Loyola’s 65th Annual Style Show

by Lisa Cooper

What began in 1952 as a simple luncheon and fundraiser for the school has become the biggest and one of the most exciting productions for Loyola College Prep. This year was no exception as 104 seniors took to the stage to dance and model fashions from several of Shreveport’s local stores and boutiques.

Chairs Amy Sarcar, Lisa Stewart and Jeri Thompson put in countless hours working with volunteers from 25 committees who coordinated everything from set building to feeding a crowd of 1300 for this year’s show, themed “Welcome to the Wild Wild West.”

Sarcar says of the volunteers, “They are really the ones who deserve the credit. Many of them worked six-hour days, five days a week, for 14 weeks preparing the set and table decorations, and that doesn’t include all the hours spent on weekends and at home.”

All of the chairwomen agree that a production of this magnitude is only possible through the efforts of all the volunteers who work tirelessly to bring everything together.

Adding their time spent in rehearsals to the long tally of volunteer hours, the seniors of 2018 were both nervous and excited to take center stage. Each student performed choreographed dancing and modeling as part of a group. Nerves were high during rehearsal as seniors worked to remember dance steps and break in slick shoes. Once the students made their way under the lights though, their nervousness was assuaged and the fun and adrenaline took over.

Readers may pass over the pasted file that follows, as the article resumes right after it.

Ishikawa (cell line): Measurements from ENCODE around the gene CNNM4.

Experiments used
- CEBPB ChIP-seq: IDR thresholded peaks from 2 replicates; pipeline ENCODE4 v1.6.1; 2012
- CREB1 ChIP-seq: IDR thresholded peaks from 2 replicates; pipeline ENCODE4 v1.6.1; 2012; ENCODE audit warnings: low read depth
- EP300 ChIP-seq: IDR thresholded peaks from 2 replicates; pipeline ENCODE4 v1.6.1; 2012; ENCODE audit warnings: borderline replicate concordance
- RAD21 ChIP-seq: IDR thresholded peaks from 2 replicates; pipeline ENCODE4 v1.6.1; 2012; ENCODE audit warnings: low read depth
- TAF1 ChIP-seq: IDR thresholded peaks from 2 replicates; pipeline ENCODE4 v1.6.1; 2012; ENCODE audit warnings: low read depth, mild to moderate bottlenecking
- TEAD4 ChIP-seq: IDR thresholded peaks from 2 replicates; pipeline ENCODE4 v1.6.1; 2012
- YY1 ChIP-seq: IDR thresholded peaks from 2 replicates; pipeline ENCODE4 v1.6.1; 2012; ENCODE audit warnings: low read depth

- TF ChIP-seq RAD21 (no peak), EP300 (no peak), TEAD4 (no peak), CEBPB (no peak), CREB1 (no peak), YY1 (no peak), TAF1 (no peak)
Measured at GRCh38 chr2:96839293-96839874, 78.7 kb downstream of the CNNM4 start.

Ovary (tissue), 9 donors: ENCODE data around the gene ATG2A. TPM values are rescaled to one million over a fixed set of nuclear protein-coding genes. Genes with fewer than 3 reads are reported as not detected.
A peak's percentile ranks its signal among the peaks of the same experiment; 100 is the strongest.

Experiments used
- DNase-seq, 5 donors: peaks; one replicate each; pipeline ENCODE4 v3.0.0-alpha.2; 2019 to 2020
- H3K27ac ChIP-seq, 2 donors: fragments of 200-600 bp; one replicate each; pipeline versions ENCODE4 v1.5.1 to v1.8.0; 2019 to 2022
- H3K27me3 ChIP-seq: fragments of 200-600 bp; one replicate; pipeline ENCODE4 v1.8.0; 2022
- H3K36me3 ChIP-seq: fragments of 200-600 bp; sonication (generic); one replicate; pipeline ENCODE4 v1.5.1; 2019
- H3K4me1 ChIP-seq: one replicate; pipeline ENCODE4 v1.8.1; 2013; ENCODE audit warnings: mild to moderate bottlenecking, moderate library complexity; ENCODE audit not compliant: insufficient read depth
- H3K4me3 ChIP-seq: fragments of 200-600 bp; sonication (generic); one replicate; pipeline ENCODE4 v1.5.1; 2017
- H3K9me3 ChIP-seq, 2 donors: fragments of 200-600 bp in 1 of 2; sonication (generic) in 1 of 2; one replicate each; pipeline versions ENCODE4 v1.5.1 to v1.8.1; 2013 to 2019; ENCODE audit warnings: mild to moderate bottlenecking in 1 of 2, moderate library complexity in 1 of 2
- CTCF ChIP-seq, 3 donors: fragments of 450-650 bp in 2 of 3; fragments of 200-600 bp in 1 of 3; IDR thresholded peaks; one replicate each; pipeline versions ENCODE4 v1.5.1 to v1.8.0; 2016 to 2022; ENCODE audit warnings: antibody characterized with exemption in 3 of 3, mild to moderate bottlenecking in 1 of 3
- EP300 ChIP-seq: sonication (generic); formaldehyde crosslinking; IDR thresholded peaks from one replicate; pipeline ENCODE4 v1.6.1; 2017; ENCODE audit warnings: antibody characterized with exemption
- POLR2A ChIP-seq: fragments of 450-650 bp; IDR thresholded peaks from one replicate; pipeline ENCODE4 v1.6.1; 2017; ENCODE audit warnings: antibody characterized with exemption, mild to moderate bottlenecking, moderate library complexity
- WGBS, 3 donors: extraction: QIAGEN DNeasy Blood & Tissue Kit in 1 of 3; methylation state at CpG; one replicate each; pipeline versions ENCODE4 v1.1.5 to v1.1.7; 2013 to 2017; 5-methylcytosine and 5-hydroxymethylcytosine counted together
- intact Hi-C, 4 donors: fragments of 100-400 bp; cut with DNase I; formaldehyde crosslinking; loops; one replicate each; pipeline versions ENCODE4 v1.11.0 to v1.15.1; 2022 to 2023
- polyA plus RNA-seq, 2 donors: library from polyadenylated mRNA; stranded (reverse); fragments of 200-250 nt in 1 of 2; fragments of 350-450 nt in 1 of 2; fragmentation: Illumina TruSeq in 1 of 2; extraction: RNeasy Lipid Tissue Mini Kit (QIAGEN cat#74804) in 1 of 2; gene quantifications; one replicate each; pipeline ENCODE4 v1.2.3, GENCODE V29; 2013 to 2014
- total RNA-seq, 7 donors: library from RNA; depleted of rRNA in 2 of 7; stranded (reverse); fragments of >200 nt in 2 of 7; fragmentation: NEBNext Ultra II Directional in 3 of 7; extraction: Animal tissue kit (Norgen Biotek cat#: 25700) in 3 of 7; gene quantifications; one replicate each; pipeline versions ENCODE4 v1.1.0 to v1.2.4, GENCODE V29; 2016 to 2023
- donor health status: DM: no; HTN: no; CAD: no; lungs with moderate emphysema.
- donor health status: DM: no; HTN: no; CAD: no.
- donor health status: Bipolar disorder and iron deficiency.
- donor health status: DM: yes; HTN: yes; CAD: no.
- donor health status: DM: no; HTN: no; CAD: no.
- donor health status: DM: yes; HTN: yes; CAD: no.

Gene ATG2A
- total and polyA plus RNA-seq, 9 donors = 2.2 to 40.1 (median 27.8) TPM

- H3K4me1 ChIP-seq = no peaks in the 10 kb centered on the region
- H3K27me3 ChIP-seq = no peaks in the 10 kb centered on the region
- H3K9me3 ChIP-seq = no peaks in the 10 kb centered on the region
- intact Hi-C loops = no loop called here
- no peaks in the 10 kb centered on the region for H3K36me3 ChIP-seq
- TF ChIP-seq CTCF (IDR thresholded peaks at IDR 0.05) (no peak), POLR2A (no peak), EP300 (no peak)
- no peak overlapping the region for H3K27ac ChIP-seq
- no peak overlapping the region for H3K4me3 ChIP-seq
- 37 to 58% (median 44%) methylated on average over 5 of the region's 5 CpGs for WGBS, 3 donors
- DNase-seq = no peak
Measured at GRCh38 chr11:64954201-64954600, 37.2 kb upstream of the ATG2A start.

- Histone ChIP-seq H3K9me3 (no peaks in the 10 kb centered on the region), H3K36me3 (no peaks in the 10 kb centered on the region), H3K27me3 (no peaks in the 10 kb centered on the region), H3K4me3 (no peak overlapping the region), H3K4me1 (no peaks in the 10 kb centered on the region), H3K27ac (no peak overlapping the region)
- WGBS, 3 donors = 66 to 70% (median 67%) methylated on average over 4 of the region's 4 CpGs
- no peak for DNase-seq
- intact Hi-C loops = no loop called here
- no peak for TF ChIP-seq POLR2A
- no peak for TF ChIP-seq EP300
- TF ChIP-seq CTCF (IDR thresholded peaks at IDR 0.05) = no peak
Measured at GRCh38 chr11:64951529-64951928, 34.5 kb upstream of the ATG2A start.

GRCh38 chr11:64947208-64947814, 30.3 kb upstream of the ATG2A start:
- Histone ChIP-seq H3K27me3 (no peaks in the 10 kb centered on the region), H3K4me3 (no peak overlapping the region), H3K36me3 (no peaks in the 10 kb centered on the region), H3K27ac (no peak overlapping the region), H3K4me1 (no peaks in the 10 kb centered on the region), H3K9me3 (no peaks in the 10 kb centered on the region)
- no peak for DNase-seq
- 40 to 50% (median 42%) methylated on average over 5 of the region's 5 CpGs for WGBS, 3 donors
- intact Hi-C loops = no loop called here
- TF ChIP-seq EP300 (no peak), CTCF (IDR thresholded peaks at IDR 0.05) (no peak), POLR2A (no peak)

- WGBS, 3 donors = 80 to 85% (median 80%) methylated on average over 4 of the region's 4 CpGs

Alex Warren said of his experience, “I wasn’t nearly as nervous as I thought I would be.” When asked about learning and performing all the choreography, Warren says, “I’m not that coordinated, but it wasn’t that hard to learn the choreography. I had a really good time!”

Senior Alex Smith most enjoyed “being able to perform with [his] friends” and agrees with Warren that once the Senior Walk was done, nervousness was no longer a factor. While the senior boys impressed the crowd by boot-skootin’ in their western wear, the girls dazzled under the choreography of fellow senior Regan Stewart. Stewart, who is auditioning for TCU’s dance program later this year, says of her efforts, “It was so much fun getting to work with everyone. Dancing is what I love to do!”

As the Class of 2018 made their way from the stage after their finale, many were sad to see the Style Show end. With almost a year of preparation behind them, the chairwomen and other volunteers saw their hard work pay off in the two-hour production that seemed to fly by. When the crowd started to clear, the junior class worked to clear tables and clean the floors and set decorations – all covered in more than 400 pounds of glitter. After filling five trucks, a flatbed trailer and a U-Haul, drivers carried the last traces of the Style Show off to storage, and the new committee began work on next year’s production. •

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